Peavy, White Sox sunk by rocky first inning
Righty dominates after allowing five runs in opening frame
ARLINGTON -- If not for the first inning during Texas' 6-5 victory Wednesday night at the Rangers Ballpark in Arlington, then the White Sox would be playing for their second straight series win on Thursday afternoon.
But this near-miss pretty much tells the story of the White Sox disappointing 8-13 start to this 2010 campaign. It's one hit, one bad inning or possibly one pitch costing this group a chance at sustained success.
On Wednesday, the White Sox couldn't come through on a great scoring opportunity in the top of the opening inning and the Rangers (10-11) answered with five off of Jake Peavy (0-2) during the bottom half.
"Very, very tough beginning of the game," White Sox manager Ozzie Guillen said of the first frame he would like to forget.
"We fell down, 5-0, but we didn't quit," said White Sox catcher A.J. Pierzynski, who busted loose from his season-long slump with two hits.
That fight-until-the-end attitude for the White Sox was fully on display in the ninth, when they came within inches of erasing a three-run deficit against Texas closer Neftali Feliz (third save). Carlos Quentin, who hit a three-run home run to chop Texas' five-run advantage in the sixth, started the one-out uprising with a double.
Pierzynski doubled home Quentin, and Alexei Ramirez singled home Pierzynski to make it a 6-5 game. Juan Pierre ended the night with pinch-hitter Andruw Jones on deck when Elvis Andrus threw him out by one-quarter step at first on a high hopper to shortstop, but Mark Kotsay's at-bat three hitters earlier truly changed the scope of the inning.
Kotsay, mired in a 4-for-34 slump to start the season, hit the ball hard in three of his four at-bats Wednesday. None of the baseballs were hit harder than a line drive he smashed toward the right-field corner with one out and Quentin on second.
Instead of having a run in and a big ninth going, though, first baseman Justin Smoak made an amazing, leaping catch for the inning's second out and an 0-for-4 hung on Kotsay.
"I told Mark I can't believe that guy caught the ball," Pierzynski said. "Great swing, and if that ball falls in and my ball falls in, we are 6-6 and hopefully talking about a win instead of a loss. It's definitely frustrating."
"Late in the game, we fight back," Guillen said. "We throw the ball out of the bullpen. Then, Peavy turns around very quick and gives us a pretty good game. I hope that's a good sign, for our offense and pitching."
Part of the reason the White Sox couldn't quit was because of the hole Peavy helped dig in the first. A main reason for the South Siders' chance to get back in this game was Peavy's stellar work for the next five innings.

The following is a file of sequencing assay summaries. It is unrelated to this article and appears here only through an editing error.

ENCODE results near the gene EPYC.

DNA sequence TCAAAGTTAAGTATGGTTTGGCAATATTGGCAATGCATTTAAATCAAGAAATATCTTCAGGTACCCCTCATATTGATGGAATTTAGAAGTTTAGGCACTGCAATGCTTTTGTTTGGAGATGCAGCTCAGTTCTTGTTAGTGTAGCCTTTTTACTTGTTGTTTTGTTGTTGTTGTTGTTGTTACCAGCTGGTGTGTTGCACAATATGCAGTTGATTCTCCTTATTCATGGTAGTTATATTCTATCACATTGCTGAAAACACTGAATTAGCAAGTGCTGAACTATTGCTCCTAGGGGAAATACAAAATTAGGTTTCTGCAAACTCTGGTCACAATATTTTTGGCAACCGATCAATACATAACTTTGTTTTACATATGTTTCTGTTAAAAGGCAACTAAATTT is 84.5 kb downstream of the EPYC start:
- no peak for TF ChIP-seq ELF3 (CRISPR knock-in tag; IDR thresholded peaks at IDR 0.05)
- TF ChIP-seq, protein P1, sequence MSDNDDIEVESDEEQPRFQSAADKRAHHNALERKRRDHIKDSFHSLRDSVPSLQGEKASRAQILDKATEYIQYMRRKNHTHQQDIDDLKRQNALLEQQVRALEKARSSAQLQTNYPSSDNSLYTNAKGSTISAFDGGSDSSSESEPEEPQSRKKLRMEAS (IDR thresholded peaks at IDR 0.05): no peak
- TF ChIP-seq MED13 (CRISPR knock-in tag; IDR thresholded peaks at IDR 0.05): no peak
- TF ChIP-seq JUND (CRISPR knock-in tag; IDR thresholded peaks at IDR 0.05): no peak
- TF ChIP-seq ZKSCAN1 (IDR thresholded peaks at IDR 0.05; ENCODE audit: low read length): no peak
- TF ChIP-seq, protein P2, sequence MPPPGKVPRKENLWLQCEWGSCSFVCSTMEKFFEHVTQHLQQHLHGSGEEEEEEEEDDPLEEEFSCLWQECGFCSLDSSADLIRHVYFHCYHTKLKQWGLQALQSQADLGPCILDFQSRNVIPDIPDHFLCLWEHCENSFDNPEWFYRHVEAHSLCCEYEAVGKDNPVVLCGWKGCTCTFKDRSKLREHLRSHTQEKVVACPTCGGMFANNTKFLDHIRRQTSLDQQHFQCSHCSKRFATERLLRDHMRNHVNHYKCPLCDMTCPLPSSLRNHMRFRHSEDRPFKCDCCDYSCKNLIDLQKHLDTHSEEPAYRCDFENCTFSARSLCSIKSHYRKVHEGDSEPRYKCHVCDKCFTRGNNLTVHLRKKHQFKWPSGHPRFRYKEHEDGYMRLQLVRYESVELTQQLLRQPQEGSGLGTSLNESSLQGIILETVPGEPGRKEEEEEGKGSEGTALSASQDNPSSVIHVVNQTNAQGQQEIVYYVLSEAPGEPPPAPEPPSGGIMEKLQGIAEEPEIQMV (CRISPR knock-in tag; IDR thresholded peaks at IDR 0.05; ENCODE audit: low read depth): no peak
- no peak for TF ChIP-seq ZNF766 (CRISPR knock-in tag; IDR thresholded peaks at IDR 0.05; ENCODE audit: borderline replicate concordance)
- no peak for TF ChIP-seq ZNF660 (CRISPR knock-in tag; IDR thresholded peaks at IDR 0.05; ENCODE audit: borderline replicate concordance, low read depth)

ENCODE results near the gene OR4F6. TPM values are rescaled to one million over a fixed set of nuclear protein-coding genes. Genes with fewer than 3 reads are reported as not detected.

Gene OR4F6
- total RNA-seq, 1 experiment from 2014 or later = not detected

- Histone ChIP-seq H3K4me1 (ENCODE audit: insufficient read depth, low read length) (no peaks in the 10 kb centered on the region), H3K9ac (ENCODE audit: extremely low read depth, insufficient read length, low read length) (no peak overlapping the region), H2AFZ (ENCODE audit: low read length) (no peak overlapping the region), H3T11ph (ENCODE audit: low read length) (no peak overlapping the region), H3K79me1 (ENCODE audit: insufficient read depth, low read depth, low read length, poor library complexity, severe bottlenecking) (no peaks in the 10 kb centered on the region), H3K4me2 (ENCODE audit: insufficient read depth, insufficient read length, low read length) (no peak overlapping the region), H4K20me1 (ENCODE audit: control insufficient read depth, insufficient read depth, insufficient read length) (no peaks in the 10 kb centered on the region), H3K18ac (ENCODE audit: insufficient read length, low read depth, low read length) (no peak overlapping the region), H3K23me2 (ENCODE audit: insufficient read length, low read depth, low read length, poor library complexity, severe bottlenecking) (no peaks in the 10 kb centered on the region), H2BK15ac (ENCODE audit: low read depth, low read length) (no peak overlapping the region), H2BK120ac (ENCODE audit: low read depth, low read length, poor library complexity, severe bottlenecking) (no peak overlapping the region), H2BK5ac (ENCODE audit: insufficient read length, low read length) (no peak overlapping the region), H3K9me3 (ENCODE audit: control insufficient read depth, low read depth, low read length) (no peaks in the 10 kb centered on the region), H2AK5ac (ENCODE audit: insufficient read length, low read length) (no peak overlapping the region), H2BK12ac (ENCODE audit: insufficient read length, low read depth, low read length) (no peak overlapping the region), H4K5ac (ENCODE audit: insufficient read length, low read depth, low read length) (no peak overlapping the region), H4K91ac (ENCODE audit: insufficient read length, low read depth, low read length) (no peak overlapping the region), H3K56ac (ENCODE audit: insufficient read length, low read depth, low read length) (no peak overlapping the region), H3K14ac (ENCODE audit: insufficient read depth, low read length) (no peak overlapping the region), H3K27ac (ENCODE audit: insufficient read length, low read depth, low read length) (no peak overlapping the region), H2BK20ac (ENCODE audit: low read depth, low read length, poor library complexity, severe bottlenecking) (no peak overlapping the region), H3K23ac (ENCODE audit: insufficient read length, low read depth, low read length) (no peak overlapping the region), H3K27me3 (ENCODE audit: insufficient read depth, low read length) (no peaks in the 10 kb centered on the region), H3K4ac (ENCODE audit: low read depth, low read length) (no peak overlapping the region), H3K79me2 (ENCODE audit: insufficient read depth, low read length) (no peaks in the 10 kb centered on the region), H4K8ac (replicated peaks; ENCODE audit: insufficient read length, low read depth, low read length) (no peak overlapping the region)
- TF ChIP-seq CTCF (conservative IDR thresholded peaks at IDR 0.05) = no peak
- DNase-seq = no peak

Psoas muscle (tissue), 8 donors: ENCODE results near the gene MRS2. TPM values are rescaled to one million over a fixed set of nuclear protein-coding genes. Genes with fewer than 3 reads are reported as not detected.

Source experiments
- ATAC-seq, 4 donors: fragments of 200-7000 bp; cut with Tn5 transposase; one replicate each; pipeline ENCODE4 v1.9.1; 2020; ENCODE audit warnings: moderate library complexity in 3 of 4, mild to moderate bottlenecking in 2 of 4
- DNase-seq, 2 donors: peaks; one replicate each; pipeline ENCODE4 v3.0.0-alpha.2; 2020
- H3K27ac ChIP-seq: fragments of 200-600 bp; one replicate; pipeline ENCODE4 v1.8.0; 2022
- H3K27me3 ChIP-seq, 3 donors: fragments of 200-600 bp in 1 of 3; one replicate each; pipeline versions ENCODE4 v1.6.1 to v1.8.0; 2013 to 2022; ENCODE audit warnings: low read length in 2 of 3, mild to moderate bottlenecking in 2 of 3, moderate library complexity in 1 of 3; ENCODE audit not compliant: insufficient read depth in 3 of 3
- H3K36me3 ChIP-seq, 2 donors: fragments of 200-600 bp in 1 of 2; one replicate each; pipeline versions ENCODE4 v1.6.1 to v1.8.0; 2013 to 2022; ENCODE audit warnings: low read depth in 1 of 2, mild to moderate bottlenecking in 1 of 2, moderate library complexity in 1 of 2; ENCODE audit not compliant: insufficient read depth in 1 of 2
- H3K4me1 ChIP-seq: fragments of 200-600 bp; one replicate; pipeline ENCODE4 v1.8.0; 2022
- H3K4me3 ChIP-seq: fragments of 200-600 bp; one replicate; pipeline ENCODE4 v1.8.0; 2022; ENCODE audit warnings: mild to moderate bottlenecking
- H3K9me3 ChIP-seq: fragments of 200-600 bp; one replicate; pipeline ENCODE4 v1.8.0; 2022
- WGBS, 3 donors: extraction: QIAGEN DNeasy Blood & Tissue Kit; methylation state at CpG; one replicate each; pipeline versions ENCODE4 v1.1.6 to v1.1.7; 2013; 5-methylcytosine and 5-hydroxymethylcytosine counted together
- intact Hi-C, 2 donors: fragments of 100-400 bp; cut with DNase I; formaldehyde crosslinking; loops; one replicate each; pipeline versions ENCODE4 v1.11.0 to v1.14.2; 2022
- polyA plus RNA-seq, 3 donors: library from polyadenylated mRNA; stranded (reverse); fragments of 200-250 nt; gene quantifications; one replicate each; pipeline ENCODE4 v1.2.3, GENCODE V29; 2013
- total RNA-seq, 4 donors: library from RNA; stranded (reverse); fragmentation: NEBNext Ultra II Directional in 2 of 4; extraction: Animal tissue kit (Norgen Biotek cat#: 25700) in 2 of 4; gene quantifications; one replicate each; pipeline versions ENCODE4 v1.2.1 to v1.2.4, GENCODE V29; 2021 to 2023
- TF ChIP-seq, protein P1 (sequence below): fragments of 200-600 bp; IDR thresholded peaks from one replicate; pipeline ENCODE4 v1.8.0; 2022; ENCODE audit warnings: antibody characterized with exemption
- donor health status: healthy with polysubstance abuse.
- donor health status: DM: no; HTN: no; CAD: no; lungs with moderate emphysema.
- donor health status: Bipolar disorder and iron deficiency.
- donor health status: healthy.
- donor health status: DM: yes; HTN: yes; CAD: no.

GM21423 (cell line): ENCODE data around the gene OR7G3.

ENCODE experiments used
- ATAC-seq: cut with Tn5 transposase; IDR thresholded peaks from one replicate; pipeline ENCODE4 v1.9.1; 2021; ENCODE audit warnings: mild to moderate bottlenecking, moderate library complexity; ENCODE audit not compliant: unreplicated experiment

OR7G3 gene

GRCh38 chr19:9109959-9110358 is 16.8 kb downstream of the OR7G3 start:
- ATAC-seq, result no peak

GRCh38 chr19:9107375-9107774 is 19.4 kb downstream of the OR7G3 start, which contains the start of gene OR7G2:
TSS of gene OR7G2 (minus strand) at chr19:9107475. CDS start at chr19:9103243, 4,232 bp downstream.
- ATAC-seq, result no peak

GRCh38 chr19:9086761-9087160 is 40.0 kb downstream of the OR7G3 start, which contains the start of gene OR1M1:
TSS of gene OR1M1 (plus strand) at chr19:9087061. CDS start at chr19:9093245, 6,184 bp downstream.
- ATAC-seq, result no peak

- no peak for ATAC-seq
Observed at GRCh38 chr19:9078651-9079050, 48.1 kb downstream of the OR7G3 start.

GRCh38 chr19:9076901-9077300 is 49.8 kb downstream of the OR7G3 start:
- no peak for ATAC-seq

In innings two through six, Peavy walked two, fanned seven and didn't allow a hit. Unfortunately, Peavy gave up five runs on four hits in the first.
The right-hander also threw 42 pitches. After Josh Hamilton launched a mammoth 430-foot, two-run home run, Peavy walked the bases loaded and watched them unload on singles from Joaquin Arias and Julio Borbon.
Peavy believes the next five innings were proof of how the major change made in his mechanics prior to his last start against Tampa Bay is a process moving in the positive direction. It doesn't make Wednesday's loss any more palatable, and the same goes for Peavy's three outings this season where he has allowed at least six earned runs.
"You are not paid to try to find your mechanics. The bottom line is about winning and losing," said Peavy, whose ERA sits at 7.85 after his 6 1/3 innings against the Rangers. "That's what's frustrating for me.
"It's coming. You see it, but it's frustrating at the same time. If I make one pitch in that first, one good pitch to [Matt] Treanor, one good pitch to Arias to Borbon, make one pitch and we have a good chance to win that game. We are sitting here in a whole different press conference."
Texas starter Rich Harden (1-1) exited after six innings, during which he never retired the White Sox in order. The right-hander walked five, hit two, gave up four hits and threw just 46 of his 87 pitches for strikes.
Before Texas scored five in the first, the White Sox had runners on first and third with one out in the top half, but Paul Konerko hit into an inning-ending double play. That twin-killing theme would play out during the entire contest, with Mark Teahen grounding into a double play in the fourth and Pierre ending the fifth and seventh with double-play grounders.
"Early in that game, we couldn't do a lot of damage," Guillen said. "Harden was doing everything to give up runs, but he makes one pitch every inning. Just one pitch in every inning he pitches, to get out of it."
"One of those frustrating nights," Pierzynski said. "It was weird because it seemed like we had bases loaded or guys all over every inning and couldn't score. We fell down 5-0 and didn't quit. We had a chance in the ninth and it didn't work out."
Gavin Floyd takes the mound on Thursday in an attempt to help the White Sox avoid their second sweep of 2010. They had some encouraging signs coming from the end of Wednesday's contest, from Peavy to the ninth-inning rally. But the first inning cost them a much-needed victory.
Scott Merkin is a reporter for MLB.com. This story was not subject to the approval of Major League Baseball or its clubs.